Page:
World Food Day: Opportunities have an expiry date!

Water security and food security are intrinsically linked. But we are moving far too slowly to make safe and clean water and sanitation accessible to everyone, and falling dangerously short in the quest to achieve zero hunger by 2030. Our current status and the prevailing trends in implementing the Sustainable Development Goals (SDGs) are putting humanity on a very risky path.

Agriculture, our biggest water user, will need to respond to an estimated 50 percent increase in global food demand over the next 20 years. We must accomplish this by significantly increasing productivity, diversifying crops, and improving resource use efficiency. Recent projections from the Food and Agriculture Organization (FAO) indicate that ‘business as usual’ could lead to an unsustainable 30 percent increase in agricultural water withdrawals. Meanwhile, household, industrial, and energy uses continue to rise, and there is less predictability and more volatility in water supply due to climate change. We are also facing increased water demand for climate mitigation measures such as for biofuels, hydrogen generation and commitment of reservoir capacity for hydropower (reported here) that further add to these pressures. These stressors have the potential to exacerbate conflict risks across regions and sectors.

A major paradigm shift is needed to rebalance policies, financing methods and levels, production and consumption patterns, and our lifestyle choices.

Water Policy Group’s Global Water Policy Reports 2021 and 2023 indicate that national water leaders see climate change as the highest risk to achieving their water objectives. The reports also indicate that national government leaders responsible for health, energy, environment, and food security do understand the significance of water for their sectoral objectives, but adequate responses are few and far between because water is not high enough on government agendas or is a low funding priority.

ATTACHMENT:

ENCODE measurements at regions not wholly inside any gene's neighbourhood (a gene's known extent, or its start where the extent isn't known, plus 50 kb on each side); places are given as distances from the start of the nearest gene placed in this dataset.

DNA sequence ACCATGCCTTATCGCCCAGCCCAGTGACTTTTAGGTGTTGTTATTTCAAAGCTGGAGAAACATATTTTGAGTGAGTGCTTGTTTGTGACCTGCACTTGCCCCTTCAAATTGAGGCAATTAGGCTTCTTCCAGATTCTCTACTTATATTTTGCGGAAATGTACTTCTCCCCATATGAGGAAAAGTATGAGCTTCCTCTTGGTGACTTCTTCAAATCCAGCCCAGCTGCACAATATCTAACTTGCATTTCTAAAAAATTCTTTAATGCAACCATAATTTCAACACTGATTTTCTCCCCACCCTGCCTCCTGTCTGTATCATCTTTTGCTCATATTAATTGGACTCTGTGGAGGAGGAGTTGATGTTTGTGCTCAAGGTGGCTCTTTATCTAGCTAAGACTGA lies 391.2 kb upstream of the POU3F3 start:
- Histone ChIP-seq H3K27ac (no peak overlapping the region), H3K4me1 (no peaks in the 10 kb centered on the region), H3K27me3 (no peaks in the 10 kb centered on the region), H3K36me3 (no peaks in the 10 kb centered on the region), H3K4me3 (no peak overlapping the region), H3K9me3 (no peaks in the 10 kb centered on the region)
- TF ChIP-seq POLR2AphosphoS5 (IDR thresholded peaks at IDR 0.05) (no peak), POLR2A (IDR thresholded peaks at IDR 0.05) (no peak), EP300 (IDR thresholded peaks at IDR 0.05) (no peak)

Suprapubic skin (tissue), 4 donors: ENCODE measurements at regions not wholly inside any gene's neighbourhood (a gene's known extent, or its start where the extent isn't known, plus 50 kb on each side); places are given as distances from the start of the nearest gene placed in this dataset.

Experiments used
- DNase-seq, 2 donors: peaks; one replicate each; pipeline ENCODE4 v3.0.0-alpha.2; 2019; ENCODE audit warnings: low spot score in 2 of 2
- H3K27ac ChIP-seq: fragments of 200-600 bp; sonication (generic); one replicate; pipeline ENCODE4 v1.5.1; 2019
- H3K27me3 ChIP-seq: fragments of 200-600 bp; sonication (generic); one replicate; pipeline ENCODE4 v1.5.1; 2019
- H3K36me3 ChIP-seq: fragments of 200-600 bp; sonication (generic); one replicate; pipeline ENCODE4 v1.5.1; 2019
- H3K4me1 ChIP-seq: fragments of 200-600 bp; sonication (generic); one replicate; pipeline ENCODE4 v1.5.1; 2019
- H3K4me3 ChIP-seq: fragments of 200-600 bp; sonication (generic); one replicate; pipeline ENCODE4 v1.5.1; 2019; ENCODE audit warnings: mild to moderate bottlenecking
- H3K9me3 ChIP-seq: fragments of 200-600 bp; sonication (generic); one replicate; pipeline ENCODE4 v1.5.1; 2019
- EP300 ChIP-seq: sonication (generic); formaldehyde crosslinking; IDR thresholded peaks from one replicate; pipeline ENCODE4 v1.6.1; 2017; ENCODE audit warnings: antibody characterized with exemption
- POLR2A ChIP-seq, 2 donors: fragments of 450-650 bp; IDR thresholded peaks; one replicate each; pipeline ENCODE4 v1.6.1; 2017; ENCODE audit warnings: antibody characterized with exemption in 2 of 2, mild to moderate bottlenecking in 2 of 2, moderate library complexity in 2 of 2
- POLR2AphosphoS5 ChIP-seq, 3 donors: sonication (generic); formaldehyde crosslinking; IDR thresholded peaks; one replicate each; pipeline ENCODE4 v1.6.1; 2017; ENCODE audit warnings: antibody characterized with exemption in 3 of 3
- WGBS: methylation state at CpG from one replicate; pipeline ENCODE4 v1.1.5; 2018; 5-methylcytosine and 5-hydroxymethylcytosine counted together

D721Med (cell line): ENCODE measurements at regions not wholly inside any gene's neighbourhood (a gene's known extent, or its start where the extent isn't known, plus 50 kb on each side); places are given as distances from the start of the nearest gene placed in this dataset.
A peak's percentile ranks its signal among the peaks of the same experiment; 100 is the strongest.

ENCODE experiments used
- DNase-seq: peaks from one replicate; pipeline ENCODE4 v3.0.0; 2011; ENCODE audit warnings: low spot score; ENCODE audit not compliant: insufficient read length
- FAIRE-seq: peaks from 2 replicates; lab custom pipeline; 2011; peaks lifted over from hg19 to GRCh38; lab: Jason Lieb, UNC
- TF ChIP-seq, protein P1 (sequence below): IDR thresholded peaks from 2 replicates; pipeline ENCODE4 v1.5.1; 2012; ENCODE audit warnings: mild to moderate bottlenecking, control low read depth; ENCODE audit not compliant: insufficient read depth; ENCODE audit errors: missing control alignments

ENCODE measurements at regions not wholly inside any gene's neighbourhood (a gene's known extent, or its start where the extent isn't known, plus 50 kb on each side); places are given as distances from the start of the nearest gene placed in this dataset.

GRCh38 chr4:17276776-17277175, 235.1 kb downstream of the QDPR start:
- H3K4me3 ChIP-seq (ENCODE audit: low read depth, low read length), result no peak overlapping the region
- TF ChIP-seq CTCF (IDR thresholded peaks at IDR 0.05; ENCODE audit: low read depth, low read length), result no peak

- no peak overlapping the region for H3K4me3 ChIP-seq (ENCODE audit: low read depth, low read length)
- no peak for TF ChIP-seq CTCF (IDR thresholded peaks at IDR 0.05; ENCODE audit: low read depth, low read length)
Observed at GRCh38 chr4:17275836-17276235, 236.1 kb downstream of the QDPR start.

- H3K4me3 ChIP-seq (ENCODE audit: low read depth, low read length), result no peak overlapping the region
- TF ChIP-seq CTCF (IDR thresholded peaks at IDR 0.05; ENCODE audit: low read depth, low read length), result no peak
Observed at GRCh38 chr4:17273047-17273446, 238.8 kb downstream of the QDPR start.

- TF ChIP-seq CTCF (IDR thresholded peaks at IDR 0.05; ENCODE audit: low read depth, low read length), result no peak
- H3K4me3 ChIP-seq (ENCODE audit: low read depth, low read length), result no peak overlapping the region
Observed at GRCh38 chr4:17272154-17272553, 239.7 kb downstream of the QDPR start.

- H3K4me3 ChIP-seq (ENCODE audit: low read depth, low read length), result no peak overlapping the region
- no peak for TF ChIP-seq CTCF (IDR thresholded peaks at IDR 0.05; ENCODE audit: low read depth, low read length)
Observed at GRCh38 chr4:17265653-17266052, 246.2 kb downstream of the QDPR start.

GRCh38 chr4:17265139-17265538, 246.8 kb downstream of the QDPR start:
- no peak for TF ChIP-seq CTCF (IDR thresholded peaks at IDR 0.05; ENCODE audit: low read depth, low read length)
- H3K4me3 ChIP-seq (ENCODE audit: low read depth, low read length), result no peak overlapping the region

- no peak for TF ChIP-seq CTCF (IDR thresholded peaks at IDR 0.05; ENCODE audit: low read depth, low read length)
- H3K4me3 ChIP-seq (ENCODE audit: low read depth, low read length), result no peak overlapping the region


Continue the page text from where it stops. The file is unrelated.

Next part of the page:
It is high time we turn this picture around and significantly accelerate our efforts towards achieving the SDGs and their targets for water and food security for all. A rapidly closing window of opportunity exists for governments to elevate water among national priorities, develop cross-sectoral policy, and improve governance that promotes efficient water use while protecting the underprivileged including women, youth, indigenous communities, and smallholder farmers.

Sound national water policies will enhance national and global food security, provide major climate adaptation and mitigation benefits, support economic development, help stop and reverse biodiversity loss and environmental degradation and reduce disaster risk—all while providing water security for all.

Water security remains the most accessible building block for SDG 2 toward zero hunger. It also supports the full suite of SDGs as well as our collective quest to halt global warming through a just transition to a low-carbon global economy. Water is too often taken for granted, despite having an extraordinarily high return on investment ratio.

Water Policy Group can support governments in their efforts. Our proposed ‘global scaffolding’ can provide the principles and guidance that may assist in achieving the right balance and the elusive ‘win-win’ solutions across sectors. When implemented, this ‘scaffolding’ would complement FAO’s National Water Roadmaps initiative.

Download the PDF statement

Water Policy Group
16 October 2023

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